By Elvira Pollina MILAN (Reuters) – Telecom Italia (TIM) lost its fourth chief executive in six years on Friday after Luigi Gubitosi threw in the towel, following a clash with top investor Vivendi, a week after a $12 billion takeover proposal by U.S. fund KKR. The former phone monopolist said in a statement the head […]
Telecom Italia loses CEO in boardroom clash amid KKR approach
By Elvira Pollina
MILAN (Reuters) – Telecom Italia (TIM) lost its fourth chief executive in six years on Friday after Luigi Gubitosi threw in the towel, following a clash with top investor Vivendi, a week after a $12 billion takeover proposal by U.S. fund KKR.
The former phone monopolist said in a statement the head of TIM Brazil, Pietro Labriola, had been named general manager so as to ensure the group continued to operate smoothly, confirming what sources had told Reuters earlier on Friday.
Chairman Salvatore Rossi, a former central bank official, took on Gubitosi’s remaining powers, including the oversight of TIM’s assets which matter for Italy’s national security.
The CEO had offered to relinquish its responsibilities on Thursday, saying in a letter he did not want to stand in the way of the board giving prompt consideration to KKR’s approach.
TIM said it had set up a special committee headed by Rossi to study the offer with the help of advisers it was preparing to appoint.
TIM’s nominations committee will work with headhunters Spencer Stuart to ensure a stable leadership for the group over the medium term, taking into account the evolution of TIM’s structure and assets, it said.
Sources had said the board would also discuss the threat to earnings from a soccer rights deal that has failed to help revenue and has contributed to two profit warnings.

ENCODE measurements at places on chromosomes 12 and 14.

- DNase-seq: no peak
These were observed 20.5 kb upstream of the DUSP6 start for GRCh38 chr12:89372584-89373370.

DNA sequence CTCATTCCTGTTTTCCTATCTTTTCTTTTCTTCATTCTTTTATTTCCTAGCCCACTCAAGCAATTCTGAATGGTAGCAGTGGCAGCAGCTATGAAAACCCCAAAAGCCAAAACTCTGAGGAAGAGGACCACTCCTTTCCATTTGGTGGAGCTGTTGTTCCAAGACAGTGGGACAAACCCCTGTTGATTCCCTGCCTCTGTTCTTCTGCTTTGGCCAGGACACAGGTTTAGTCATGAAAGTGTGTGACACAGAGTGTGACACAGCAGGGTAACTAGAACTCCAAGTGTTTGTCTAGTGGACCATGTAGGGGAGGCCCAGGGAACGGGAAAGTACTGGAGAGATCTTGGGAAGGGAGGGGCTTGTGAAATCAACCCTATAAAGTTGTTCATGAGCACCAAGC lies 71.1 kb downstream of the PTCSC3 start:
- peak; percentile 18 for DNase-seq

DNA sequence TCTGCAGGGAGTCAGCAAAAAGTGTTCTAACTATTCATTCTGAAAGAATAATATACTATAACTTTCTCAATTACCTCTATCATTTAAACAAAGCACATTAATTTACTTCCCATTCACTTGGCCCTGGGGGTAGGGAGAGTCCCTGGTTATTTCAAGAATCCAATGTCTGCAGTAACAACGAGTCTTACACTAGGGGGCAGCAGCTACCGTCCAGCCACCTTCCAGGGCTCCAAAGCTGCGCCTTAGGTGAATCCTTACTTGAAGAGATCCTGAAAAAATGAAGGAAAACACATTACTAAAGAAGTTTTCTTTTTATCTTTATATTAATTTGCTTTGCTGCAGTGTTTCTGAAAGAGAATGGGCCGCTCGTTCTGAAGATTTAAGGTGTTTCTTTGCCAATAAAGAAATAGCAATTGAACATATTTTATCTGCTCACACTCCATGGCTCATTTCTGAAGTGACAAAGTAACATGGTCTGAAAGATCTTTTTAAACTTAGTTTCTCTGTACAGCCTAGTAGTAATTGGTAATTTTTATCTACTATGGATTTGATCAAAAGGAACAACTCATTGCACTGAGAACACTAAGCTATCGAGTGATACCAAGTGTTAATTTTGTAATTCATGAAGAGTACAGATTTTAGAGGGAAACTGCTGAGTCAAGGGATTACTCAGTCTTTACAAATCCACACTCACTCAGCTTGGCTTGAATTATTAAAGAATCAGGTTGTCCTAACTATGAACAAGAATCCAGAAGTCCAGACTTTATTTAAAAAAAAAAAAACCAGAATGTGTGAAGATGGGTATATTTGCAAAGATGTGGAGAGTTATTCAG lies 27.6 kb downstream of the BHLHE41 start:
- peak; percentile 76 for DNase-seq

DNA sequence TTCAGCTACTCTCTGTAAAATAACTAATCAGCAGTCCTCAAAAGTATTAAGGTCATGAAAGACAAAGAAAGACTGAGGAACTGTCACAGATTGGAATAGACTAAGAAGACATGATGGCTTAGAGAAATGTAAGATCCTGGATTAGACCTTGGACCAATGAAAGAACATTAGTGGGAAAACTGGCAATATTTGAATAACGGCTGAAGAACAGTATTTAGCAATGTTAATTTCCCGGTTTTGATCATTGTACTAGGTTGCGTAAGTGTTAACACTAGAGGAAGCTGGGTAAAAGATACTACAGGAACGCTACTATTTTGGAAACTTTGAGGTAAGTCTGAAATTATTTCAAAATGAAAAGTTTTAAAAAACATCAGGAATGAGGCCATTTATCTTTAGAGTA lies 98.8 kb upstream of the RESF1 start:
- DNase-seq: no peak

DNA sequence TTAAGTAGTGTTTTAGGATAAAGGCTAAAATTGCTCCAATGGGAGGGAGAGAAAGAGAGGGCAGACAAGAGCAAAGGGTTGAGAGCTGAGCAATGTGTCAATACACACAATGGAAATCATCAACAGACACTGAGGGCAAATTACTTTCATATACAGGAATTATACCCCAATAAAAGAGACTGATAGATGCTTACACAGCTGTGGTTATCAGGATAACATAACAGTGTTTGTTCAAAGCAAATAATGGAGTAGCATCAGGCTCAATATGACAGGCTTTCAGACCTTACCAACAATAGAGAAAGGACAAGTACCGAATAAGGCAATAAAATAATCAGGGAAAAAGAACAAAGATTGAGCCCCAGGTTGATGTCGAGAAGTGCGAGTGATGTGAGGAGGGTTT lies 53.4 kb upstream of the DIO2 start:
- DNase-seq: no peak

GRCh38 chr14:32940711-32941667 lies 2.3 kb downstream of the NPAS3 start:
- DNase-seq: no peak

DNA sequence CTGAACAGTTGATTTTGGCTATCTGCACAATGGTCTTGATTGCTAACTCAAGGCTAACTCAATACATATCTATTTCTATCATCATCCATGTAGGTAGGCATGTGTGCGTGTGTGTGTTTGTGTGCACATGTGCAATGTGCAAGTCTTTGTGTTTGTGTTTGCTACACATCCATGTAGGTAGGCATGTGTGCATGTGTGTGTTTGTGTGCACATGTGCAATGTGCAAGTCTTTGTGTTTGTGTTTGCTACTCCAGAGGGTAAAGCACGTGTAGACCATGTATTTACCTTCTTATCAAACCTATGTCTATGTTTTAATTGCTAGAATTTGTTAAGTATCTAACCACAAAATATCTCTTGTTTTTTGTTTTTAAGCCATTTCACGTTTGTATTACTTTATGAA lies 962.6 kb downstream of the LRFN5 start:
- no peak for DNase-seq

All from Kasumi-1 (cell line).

TIM’s disappointing results have strengthened Vivendi’s hand in pushing out Gubitosi who had been brought in by rival TIM investor Elliott in 2018.
Gubitosi remained on as a director, preventing Labriola from joining the board and being named as CEO on Friday, a role which sources said he may take on at a later stage.
Gubitosi, in his letter to the board, criticised directors for stalling on KKR’s offer to please some shareholders.
The statement TIM issued at the end of a six-hour board meeting made no mention of granting KKR access to TIM’s data for due diligence.
Gubitosi had rejected speculation that he was close to KKR, which he first brought on board last year, striking a 1.8 billion euro deal that handed the fund a 37.5% stake in TIM’s so-called last-mile network reaching into people’s homes.
TIM’s board first examined on Sunday KKR’s non-binding proposal to take it private in a 33 billion euro deal including debt.
The offer followed a downgrade of TIM’s debt that pushed it further into junk territory a week ago, which two sources said had hastened KKR’s decision because TIM was at risk of breaching bank covenants.
Auditors have raised fresh concerns over the 1 billion euro deal Gubitosi struck with DAZN to stream Italy’s top-flight soccer matches, another two sources close to the matter told Reuters.
One of the sources said a further downgrade to TIM’s financial outlook cannot be ruled out, in what would be a fresh blow to holders of its debt, already equal to around four times TIM’s core profit.
The face-off between Gubitosi and Vivendi is the latest boardroom crisis at TIM, which has had three CEOs since 2015, when the French media group began building its 24% stake.
The takeover offer for the whole of TIM comes as Italy prepares to spend 6.7 billion euros of European Union recovery fund to speed up ultra-fast broadband rollout across the nation.
TIM’s fixed network, which the government is keen to see upgraded to fibre, is Italy’s main telecoms infrastructure and Rome has said its response to KKR will hinge on plans for the network.
Rome has special powers to block moves on strategic companies such as TIM but the executive of Prime Minister Mario Draghi has hailed KKR’s interest as good news for Italy.
Sources have said KKR, which consulted the government before tabling its offer, plans to carve out the network and give state investor CDP – currently TIM’s second-biggest shareholder – a leading role in overseeing it. ($1 = 0.8874 euros)
(Additional reporting and writing by Valentina Za; Editing by Susan Fenton, Elaine Hardcastle and Lisa Shumaker)